Todd Johnson/Kristin Korb Trio – Get Happy. Todd’s been one of my favourite bassists ever since I first saw him playing with Jimmy Haslip in a two basses + drums trio at NAMM a few years ago. Gifted with a remarkable chordal vocabulary and a technical facility that allows him to simultaneously comp chords and play swinging bass lines on his six string bass, he’s worth at least two players to any band he’s in. And this is him in a trio with double bassist/vocalist Kristin Korb, and drummer Kendal Kaye. How Kristin manages to sing and swing at the same time, I’ll never know – her vocal phrasing is amazing, and she plays walking lines like Ray Brown. The CD is a collection of a great vocal standards, with a couple of originals thrown in. Lovely lovely stuff.

So there you go, get shopping!

Soundtrack – all of the above.

Lucky pt II

Last night was the gig with Tess Garraway and Joss Peach in Brighton… another free improv gig as listed the other day. what fun, though not without ‘issues’ – mainly that we got there and the venue was double booked (hoping this isn’t going to become a feature of my gigs to come after the San Fran show last month…) – anyway, the other people who had the venue moved next door, and war was averted (maybe we should be negotiating in the middle east right now…) – anyway, as little to no promo had been done for the gig, the audience was very small, but as always, given the choice between great music and a big audience, I’d take the former. Obviously both is a bonus, but still, the music was great, the venue was nice, and it was all recorded and videoed, so could have some nice resource stuff for future useage. Thanks Tess and Joss – I very much enjoyed it!

Other than that, it’s been lots of teaching, and not much tidying (office still a tip, really really need to get this place sorted ASAP… this week, no really, honest…)

Tonight I’m going to see Julie Lee play – she’s the bluegrass singer from Nashville that I was playing with last summer (and who I’ll play with again next week, on Tuesday, in Reading) – tonight, however, I’m going to listen. She’s great, I’m really looking forward to it!

Am contemplating moving my website to a new server… at the moment, the main site (not this page, this is separate) is with zetnet, but it’s not a great service, and not that cheap, so perhaps it’s time for a change… a few people still seem to be using the old email address (if you’ve got in your email address book, switch it for a address now!), but 99% of what I get on that address is spam anyway… I own the domain name, so I can move it anywhere… can I be bothered? we’ll see…

Soundtrack – all day today been listening to a CD that arrived this morning, ‘Double Nickels On The Dime’ by The Minutemen. Yup, more Mike Watt. Great stuff – a mixture of punk, free jazz, rock ‘n’ roll, funk, and all sorts of other bits ‘n’ pieces. Very creative, very earthy, 43 songs in 74 minutes, amazing stuff.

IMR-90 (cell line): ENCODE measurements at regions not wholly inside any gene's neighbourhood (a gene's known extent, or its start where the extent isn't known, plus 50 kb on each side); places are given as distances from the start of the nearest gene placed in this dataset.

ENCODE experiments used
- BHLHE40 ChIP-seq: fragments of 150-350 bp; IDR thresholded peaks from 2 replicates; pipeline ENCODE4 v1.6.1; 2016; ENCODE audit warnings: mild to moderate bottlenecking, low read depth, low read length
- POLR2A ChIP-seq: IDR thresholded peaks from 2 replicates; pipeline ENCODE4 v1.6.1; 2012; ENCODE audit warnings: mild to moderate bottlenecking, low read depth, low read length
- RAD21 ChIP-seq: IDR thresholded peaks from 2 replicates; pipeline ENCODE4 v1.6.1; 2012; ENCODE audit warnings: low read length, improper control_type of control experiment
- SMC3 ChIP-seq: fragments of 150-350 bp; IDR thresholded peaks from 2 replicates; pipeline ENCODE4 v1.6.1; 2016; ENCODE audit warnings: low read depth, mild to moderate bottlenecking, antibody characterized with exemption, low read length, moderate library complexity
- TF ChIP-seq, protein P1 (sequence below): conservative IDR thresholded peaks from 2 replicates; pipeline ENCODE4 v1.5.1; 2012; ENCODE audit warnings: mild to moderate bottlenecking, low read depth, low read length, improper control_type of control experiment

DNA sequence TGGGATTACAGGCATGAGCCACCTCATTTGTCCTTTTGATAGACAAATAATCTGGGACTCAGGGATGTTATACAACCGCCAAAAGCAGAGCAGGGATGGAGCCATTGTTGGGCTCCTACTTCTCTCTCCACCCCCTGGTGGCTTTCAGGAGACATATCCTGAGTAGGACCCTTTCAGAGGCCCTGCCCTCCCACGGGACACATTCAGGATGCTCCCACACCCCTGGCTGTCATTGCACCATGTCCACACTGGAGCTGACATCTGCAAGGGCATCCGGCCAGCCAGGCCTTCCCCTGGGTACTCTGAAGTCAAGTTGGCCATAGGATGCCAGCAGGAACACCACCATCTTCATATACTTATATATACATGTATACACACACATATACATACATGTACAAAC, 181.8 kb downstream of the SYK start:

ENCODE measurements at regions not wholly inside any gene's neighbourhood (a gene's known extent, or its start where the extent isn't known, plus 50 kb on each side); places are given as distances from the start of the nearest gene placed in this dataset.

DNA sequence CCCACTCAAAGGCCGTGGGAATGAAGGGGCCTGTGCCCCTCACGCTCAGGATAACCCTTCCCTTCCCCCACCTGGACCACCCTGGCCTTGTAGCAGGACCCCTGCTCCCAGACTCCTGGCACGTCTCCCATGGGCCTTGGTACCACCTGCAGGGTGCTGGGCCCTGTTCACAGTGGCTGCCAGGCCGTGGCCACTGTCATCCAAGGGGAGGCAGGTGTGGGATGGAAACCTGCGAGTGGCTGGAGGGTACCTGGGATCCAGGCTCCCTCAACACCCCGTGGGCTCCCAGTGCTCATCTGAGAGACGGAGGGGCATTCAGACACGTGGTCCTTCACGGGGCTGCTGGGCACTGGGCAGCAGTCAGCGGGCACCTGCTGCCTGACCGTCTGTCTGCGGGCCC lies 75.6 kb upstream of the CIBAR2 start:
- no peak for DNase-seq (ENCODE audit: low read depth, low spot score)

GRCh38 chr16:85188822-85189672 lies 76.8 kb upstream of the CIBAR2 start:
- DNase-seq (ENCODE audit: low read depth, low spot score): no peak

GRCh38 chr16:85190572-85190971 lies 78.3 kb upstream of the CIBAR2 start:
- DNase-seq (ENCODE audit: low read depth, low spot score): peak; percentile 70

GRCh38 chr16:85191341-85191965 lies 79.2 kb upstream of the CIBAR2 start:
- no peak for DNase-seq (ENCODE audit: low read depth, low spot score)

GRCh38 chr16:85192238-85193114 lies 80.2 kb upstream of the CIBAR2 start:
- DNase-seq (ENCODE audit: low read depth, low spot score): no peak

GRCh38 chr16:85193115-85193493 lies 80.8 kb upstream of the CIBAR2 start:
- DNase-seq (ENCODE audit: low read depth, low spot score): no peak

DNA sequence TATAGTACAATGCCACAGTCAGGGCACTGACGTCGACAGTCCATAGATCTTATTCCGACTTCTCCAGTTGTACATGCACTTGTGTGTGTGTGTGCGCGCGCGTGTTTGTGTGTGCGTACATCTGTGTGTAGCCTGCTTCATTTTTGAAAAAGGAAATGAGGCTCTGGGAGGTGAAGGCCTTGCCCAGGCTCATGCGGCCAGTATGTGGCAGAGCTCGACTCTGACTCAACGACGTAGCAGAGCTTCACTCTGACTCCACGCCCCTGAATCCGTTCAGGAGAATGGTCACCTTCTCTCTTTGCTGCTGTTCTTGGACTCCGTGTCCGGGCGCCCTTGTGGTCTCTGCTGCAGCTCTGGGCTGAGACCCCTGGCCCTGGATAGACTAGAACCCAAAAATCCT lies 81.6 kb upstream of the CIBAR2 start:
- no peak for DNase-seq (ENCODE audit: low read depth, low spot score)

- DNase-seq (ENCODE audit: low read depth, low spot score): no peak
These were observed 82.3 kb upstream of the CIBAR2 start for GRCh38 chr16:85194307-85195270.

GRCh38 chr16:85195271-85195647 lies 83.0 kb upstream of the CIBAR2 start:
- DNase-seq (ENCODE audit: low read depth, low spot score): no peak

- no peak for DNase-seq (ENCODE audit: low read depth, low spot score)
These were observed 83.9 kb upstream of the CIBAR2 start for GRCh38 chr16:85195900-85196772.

The Not So Lonesome Troubadour

Great gig last night at the Troubadour. Troubadour? where have I heard that name before? ah, yes it’s where I recorded my first solo album! It wasn’t me playing last night, but Muriel Anderson, fingerstyle guitarist from Nashville. She was very very fine indeed. Great playing, marvellous between song banter, a couple of lovely vocal tunes to vary the set. All in all a great night. Also of interest, the Troubadour have completely redone their basement venue area – they’ve taken over the next door building, knocked the two cellars through, and now have a bar, a sound booth a built in PA, and a gorgeous little stage in there. I CAN’T WAIT to play there next month (30th March – put it in your diaries now!) It’s going to be very fine indeed.

Today, I’ve been trying to get through a big long list of things to do. Firstly, I’ve been trawling through the hundreds of unanswered emails in my inbox – I’ve deleted about 150, and answered about 80 so far – another 200 and something to go! After that, I’ve got to send out loads of promo copies of Not Dancing (no sales today…), and phone a load of people about gigs, send out a newsletter with the info about my upcoming gigs and radio appearance, and tidy my office and the kitchen, which is a tip…

Soundtrack Last night and this morning it was ‘Theme For Two Friends’ by Muriel Anderson – guitar and cello duets, absolutely gorgeous. This one is goign to be spending a lot of time in my CD player over the next few weeks, that’s for sure. Now, I’m listening to the recording from the
Burning Shed Loop Night in Norwich last December – Darkroom, me, Theo Travis, Roger Eno, Peter Chilvers and Centrazoon. Some great stuff on there. Sadly, there’s a dirty great earth hum coming off my bass rig all the way through, but I’m going to try and eq some of it out for an MP3 before too long…